One of my New Year’s resolutions is to reject, at least temporarily, internet hearsay. You know what Abraham Lincoln said about the internet, right? “Four score of lies, myths, exaggerations and urban legends.” That’s a long way of saying lots of folks read something and then pass it on as the gospel truth.
Knowing that I can be a victim of internet “rumorroids” also, I’ve decided to do something about it. When I hear something that sounds like an established claim, but with nothing to back it up, I just might test its validity myself.
One claim, that’s been passed around for years, is that .22 conversions for AR rifles aren’t worth the trouble because they aren’t accurate, rarely function and have been known to cause massive outbreaks of shingles. So to start my 2015 resolutions, I decided to test one of those kits for myself, just to see.
I ordered a 22AR Conversion Bravo kit from CMMG. They make a variety of conversion products ranging from a simple bolt conversion to kits that replace bolt, magazines, bolt assist adapters and charging handles. The Bravo kit is as basic as it gets. It consists of a stainless steel bolt replacement and a single 25-round magazine. If you live in a rights-challenged state, you can get a Bravo kit with a 10-round magazine.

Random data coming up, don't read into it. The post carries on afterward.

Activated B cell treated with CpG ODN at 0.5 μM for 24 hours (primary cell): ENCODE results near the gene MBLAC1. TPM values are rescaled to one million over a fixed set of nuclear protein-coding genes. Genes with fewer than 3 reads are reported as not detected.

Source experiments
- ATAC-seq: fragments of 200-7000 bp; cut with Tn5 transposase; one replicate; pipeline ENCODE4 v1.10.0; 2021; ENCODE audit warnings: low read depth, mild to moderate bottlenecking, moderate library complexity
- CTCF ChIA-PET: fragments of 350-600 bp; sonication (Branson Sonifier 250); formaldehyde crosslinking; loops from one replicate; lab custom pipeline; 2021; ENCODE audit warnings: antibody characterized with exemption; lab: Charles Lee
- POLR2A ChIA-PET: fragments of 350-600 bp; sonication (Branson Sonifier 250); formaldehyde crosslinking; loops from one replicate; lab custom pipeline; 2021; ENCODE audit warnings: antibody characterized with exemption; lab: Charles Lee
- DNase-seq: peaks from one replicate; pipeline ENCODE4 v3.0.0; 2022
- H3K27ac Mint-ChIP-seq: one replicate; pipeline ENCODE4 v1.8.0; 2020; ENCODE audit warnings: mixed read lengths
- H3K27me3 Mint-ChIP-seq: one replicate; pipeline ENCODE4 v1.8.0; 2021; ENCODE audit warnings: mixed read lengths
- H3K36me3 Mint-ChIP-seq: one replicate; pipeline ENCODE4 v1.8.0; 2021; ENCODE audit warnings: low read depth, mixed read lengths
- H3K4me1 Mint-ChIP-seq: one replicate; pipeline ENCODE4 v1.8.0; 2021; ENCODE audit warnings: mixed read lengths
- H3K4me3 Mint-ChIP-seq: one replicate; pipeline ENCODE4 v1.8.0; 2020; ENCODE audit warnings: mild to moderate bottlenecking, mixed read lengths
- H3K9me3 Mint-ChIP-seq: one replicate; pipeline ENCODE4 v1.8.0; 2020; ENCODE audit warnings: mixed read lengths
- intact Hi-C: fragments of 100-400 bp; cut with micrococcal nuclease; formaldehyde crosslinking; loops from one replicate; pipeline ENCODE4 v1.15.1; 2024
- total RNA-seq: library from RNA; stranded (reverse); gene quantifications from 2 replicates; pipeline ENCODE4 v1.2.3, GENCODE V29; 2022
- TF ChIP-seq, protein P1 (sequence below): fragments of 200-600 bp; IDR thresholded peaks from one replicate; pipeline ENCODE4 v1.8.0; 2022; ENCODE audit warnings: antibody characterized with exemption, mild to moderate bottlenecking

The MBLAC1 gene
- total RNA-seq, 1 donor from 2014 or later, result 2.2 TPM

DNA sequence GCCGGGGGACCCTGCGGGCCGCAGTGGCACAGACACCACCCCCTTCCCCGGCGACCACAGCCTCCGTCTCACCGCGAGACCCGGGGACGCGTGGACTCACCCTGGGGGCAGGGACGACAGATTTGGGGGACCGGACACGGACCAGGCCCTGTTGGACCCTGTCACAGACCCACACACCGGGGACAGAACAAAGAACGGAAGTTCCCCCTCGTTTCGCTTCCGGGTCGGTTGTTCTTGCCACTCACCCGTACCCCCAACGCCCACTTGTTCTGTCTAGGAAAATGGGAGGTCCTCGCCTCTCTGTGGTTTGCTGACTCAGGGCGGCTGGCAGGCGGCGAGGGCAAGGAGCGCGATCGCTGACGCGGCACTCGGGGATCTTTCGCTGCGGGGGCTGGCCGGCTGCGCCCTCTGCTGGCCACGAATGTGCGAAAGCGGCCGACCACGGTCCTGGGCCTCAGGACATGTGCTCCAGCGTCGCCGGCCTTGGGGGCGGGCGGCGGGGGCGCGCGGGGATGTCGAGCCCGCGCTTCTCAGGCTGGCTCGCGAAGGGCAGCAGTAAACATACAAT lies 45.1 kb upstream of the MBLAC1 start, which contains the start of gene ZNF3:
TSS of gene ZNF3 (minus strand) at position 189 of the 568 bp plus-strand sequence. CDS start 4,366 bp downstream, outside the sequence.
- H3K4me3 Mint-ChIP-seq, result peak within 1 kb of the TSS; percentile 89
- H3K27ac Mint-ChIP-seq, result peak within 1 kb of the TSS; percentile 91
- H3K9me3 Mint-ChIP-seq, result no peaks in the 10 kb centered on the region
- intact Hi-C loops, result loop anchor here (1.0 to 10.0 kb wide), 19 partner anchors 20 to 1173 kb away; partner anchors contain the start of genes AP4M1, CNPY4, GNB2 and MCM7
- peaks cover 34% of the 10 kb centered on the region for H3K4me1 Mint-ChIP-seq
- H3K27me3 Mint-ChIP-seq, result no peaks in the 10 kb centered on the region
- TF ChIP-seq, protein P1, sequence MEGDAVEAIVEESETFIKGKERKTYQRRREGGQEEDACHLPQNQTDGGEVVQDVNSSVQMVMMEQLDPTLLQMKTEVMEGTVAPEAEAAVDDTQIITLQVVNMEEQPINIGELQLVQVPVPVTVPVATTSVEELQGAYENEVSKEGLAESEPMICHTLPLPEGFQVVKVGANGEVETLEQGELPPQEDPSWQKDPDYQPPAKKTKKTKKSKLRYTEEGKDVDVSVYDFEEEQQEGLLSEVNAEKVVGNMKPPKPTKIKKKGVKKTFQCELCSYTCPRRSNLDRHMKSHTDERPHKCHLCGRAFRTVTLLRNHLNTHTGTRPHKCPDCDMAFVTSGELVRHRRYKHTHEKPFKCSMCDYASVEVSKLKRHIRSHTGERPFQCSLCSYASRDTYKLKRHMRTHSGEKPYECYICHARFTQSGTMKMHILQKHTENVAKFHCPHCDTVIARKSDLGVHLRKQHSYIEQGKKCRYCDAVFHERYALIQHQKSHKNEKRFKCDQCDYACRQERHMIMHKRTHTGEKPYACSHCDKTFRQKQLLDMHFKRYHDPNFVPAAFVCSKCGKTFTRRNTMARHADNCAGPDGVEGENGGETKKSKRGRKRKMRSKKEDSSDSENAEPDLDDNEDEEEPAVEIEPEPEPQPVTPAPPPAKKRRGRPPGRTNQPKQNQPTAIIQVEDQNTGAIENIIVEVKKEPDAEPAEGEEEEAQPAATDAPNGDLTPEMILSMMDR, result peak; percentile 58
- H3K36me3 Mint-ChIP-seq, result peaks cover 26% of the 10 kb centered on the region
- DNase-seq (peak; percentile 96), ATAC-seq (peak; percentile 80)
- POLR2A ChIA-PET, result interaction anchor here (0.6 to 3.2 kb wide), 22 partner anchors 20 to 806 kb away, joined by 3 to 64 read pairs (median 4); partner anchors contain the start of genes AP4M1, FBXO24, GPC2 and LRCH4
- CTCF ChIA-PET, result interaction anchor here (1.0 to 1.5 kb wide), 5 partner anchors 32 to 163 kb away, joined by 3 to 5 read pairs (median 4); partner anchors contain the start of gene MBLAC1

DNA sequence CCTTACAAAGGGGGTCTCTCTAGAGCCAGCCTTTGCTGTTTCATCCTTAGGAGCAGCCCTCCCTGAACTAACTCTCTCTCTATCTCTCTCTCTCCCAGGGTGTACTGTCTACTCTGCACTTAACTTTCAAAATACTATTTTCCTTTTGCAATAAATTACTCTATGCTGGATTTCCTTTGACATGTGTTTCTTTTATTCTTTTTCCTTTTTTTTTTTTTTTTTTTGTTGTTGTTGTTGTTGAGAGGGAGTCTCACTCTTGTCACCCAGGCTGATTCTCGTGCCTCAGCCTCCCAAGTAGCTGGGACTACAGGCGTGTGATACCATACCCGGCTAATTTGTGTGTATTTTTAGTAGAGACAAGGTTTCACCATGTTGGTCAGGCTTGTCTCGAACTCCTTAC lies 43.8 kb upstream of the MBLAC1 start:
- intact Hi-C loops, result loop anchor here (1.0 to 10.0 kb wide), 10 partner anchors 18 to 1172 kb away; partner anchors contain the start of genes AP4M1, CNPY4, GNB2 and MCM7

The basic idea of this conversion kit is simple. You only replace the bolt and magazine. The front of the conversion bolt features a “chamber” that’s a replica of a .223 / 5.56mm cartridge, so that fits in your existing chamber and barrel. The .22LR cartridge feeds into the pseudo chamber on the bolt replacement kit and fires the .22LR projectile out of the conversion kit chamber and into your normal barrel. The theory is that a standard .223 barrel is close enough in diameter for things to work out. Make sense?
To find out how this worked, I brought it to the range along with two AR-type rifles: A Smith & Wesson M&P15 VTAC and a Smith & Wesson M&P Optics Ready model. The VTAC has a 1:7 twist barrel and the OR has a 1:8. We’ll talk more about that later.